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Monday, February 25, 2008

Warranties of high end "architect" vs. low-end appliances

When we moved into the house in Brossard, we fully intended to put in a "dream kitchen" with high-end appliances with dual ovens and a gas (or induction) cooktop. Since the range crapped out we thought again about doing this, so I started pricing high end equipment from Dacor, DCS (my preference), Wolf, Thermador and Viking. The better-half's cousin has a huge Viking in her house in Connecticut and having used it, I can attest to its quality.

But the pricing...ouch! the best deal on a DCS 30" dual fuel was $4500, with Dacor and Viking even more expensive. Even "mid-high-end" Bosch was hovering around $2,200 as with the mainstream brands like KItchenAid Architect or GE Profile.

So aside from looking like it belongs in a commercial kitchen, what justifies double and triple the price for a high-end appliance? Certainly not the warranty.... All of the high-end brands offer a meager 1 year standard (except Wolf, which is 2 years). And 3rd party service contracts offered by the dealer are typically more expensive the higher the selling price the final cost of a high-end appliance is pretty steep indeed. And they don't seem to be any more reliable than the mainstream brands. So more points to the LG range with its standard 2 year warranty.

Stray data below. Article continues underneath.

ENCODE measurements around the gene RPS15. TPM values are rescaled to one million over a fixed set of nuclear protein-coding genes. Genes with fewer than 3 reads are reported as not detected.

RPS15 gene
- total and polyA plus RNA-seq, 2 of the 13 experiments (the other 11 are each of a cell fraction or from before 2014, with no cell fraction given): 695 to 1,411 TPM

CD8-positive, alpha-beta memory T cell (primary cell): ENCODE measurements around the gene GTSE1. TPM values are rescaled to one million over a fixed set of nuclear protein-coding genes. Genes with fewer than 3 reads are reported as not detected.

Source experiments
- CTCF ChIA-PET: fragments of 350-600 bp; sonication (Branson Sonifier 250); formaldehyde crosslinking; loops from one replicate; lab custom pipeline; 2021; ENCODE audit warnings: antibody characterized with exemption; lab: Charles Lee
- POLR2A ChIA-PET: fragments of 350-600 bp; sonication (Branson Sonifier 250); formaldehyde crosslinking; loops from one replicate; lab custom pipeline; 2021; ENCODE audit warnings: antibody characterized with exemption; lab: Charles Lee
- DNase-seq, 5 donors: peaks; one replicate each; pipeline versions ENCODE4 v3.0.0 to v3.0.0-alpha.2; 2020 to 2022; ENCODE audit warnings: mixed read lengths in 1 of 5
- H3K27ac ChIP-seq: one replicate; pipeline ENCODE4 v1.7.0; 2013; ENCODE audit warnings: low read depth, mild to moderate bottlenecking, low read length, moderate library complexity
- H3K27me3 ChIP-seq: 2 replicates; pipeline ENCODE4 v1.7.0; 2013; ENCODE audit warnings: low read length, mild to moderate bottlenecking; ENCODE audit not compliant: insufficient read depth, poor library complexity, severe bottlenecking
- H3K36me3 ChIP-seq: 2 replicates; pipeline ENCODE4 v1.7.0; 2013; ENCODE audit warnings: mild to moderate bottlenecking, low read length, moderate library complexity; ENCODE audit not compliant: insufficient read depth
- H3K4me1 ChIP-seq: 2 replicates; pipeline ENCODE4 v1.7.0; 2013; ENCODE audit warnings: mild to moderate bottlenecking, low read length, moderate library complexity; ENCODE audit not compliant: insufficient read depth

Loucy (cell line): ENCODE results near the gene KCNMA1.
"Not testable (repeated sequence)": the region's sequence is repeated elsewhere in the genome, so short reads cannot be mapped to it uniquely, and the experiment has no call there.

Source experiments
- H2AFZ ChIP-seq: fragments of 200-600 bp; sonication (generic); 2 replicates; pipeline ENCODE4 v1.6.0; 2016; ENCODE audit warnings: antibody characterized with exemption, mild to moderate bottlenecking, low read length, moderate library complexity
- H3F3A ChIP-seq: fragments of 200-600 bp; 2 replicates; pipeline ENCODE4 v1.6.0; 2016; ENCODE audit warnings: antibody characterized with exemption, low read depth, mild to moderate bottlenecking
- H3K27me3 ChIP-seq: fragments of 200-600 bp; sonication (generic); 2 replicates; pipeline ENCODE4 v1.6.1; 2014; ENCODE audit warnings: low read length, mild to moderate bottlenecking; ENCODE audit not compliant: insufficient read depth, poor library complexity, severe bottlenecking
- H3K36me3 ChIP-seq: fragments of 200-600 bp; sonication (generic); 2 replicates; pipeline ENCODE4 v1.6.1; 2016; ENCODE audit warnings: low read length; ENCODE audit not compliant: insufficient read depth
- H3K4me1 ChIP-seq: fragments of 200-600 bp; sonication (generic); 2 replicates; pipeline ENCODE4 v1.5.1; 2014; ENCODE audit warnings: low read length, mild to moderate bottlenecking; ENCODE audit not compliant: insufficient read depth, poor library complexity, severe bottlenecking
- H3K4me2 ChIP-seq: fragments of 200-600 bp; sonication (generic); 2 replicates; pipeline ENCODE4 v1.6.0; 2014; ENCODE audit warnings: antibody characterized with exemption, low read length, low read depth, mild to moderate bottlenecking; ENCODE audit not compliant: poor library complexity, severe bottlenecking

When I bought my high-end audio equipment at least I could justify spending $2200 for my Bryston B-60 amplifier because it came with a 20 year warranty.

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